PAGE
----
Fluctuating asymmetry

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Fluctuating asymmetry is one way in which an organism can deviate from bilateral symmetry, others being anti-symmetry and directional asymmetry.[1] Fluctuating asymmetry is defined as a random asymmetry about a zero mean value, usually of a low magnitude. It can be measured in the body—as in bilateral symmetry of finger lengths—or in a particular organ. It is related to concepts of symmetry such as facial symmetry, and is believed to measure the ability of the genome to successfully canalize and buffer development to achieve a normal phenotype under imperfect environmental conditions, as implied by Waddington's notion of canalization.[2] As such it is a key concept in evolution and development, and underlies concepts such as resilience or developmental stability—the ability to maintain a normal developmental course under stress.[1] More specifically, disease and infection are examples of environmental stressors associated with FA.[3] FA is positively correlated with the prevalence of parasites and disease in an organism, and negatively correlated with effective immune responses.[4] FA is a common tool to measure developmental stability of an organism, where a large FA suggests a low developmental stability [5] One specific example illustrating such a positive correlation is the relationship between a mother's morning sickness and the daughter's FA.[6] Morning sickness seems to be an adaptation for voiding and avoiding toxins during early fetal life, creating a positive correlation between morning sickness and thigh girth FA .[6] This interest to the application of FA as a measure of developmental stability has looked at studies on inbreeding and outbreeding depression, studies measuring genetic or environmental stress and measures of mate quality for sexual selection.[7][8][9][10]

In individual differences research, FA has been found to have a negative correlation to measurements of human traits such as social dominance,[11] working memory,[12] and intelligence.[13][14][15] In old age, facial symmetry has been associated with better cognitive aging.[16] Symmetry has been shown to affect physical attractiveness,[17] with humans exhibiting a preference for symmetrical faces.[18] Facial symmetry has also been positively correlated with higher occurrences of mating.[19] It has also been shown that FA is negatively correlated with IQ.[20] This is also shown to be the case with FA and facial attractiveness in men. It has been suggested this negative correlation may be due to our perceptions of attractiveness developing based upon developmental quality. [21] Other studies have also found that the voices of men and women with low fluctuating asymmetry are rated as more attractive,[22] suggesting that voice may be indicative of developmental stability. Additionally, fluctuating asymmetry has been shown to predict atypical asymmetry of the brain [23] Research has additionally shown that growth rates after birth positively correlate with FA. For example increased FA has been found in people who were currently obese. [24] It has been shown that women's fluctuating asymmetry of thighs (FAT) can be predicted by their mother's morning sickness during the third trimester of pregnancy.[25]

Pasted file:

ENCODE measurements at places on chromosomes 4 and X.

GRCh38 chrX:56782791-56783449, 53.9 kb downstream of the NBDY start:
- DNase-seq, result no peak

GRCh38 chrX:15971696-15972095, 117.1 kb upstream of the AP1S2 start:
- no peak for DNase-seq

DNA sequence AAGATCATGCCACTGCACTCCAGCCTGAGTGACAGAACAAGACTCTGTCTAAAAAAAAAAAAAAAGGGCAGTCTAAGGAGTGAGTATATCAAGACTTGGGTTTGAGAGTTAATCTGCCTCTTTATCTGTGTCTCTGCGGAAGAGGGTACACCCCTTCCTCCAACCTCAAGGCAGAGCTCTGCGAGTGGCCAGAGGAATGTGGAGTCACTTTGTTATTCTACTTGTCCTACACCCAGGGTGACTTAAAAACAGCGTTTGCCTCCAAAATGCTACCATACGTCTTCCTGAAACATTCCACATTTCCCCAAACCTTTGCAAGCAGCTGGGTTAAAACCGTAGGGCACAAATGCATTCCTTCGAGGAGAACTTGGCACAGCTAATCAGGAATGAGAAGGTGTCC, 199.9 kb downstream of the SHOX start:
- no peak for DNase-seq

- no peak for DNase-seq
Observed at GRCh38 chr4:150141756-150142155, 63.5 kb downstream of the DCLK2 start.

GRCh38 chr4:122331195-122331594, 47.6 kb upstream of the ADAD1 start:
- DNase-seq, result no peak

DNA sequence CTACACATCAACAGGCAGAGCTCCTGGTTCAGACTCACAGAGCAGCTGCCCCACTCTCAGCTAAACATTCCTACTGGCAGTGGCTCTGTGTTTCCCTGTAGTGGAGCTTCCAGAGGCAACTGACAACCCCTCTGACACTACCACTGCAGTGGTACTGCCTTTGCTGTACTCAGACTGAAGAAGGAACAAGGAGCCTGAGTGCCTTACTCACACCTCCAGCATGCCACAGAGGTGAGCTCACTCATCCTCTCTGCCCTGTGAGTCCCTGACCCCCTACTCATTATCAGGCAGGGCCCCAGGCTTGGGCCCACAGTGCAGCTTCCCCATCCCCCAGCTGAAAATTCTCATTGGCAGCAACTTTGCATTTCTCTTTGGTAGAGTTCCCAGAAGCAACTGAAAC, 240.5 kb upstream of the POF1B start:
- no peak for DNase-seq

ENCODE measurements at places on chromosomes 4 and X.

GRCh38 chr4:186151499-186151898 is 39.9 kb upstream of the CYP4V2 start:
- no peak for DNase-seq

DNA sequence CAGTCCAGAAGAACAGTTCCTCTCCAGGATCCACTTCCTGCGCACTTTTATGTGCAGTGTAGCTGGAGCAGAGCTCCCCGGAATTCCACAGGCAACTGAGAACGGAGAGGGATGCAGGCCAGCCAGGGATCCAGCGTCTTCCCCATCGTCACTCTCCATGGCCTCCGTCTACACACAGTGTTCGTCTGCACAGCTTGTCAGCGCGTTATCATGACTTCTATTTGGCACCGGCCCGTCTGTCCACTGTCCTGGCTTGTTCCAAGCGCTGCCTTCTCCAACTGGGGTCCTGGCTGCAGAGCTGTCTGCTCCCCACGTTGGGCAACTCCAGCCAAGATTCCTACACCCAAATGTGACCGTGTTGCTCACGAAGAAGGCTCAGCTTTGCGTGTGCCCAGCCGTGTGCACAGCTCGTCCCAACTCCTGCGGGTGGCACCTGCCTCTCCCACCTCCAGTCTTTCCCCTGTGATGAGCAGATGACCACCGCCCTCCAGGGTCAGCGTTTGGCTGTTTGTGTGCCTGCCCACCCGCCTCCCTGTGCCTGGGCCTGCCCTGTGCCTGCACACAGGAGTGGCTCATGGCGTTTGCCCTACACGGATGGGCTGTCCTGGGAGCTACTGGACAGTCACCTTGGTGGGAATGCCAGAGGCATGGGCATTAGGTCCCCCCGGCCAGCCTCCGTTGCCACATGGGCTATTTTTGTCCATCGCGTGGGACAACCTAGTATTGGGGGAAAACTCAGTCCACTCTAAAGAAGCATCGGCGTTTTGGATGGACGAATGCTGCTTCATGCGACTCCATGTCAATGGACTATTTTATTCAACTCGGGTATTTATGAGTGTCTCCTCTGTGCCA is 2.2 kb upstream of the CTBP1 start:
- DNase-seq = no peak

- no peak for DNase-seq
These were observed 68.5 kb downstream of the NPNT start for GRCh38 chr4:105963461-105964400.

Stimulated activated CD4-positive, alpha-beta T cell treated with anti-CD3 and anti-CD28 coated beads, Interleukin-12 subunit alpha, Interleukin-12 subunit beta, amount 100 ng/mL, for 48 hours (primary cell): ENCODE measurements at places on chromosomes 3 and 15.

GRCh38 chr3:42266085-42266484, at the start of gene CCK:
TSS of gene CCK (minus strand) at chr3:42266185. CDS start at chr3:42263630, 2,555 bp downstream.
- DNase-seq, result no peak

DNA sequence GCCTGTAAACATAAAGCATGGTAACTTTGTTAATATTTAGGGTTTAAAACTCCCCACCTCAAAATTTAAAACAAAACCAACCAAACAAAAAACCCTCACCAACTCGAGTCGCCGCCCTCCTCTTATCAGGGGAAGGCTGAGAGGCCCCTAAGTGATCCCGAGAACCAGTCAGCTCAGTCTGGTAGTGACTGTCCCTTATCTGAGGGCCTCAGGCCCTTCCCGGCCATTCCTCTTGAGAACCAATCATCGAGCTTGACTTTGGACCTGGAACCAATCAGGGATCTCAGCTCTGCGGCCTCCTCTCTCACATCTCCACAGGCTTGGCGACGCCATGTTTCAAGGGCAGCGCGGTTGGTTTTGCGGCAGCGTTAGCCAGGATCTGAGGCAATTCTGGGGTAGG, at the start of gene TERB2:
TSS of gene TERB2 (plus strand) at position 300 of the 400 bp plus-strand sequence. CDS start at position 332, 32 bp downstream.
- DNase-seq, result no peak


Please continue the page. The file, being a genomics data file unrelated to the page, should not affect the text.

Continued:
Research has also shown that the female partners of men with lower levels of fluctuating asymmetry (FA) experience a higher number of copulatory orgasms, compared to the female partners of males with higher levels of FA.[26]

There is no gender difference in the susceptibility of diseases depending on body fluctuating asymmetry (FA).[27]


  1. ^ a b Valen, Leigh Van (June 1962). "A Study of Fluctuating Asymmetry". Evolution 16 (2): 125–142. doi:10.2307/2406192. JSTOR 2406192. 
  2. ^ Waddington, Conrad Hal (1957). The Strategy of the Genes. George Allen & Unwin. p. 262. 
  3. ^ Thornhill, Randy; Gangestad, Steven W. (2008). The Evolutionary Biology of Human Female Sexuality. New York: Oxford University Press. p. 174. ISBN 978-0-19-534098-3. 
  4. ^ Møller, Anders Pape (2006). "A review of developmental instability, parasitism and disease: Infection, genetics and evolution" (PDF). Infection, genetics and evolution. doi:10.1016/j.meegid.2005.03.005. 
  5. ^ Zakharov V. M. 1989. Future prospects for population phenogenetics. Soviet Scientific Reviews, Sec. F, Physiology and General Biology Reviews 4 (3): 1-79.
  6. ^ a b Singh, D., Rosen, V. C. (2000). "Effects of maternal body morphology, morning sickness, gestational diabetes and hypertension on fluctuating asymmetry in young women.". Evolution and Human Behaviour, 22, 373-384.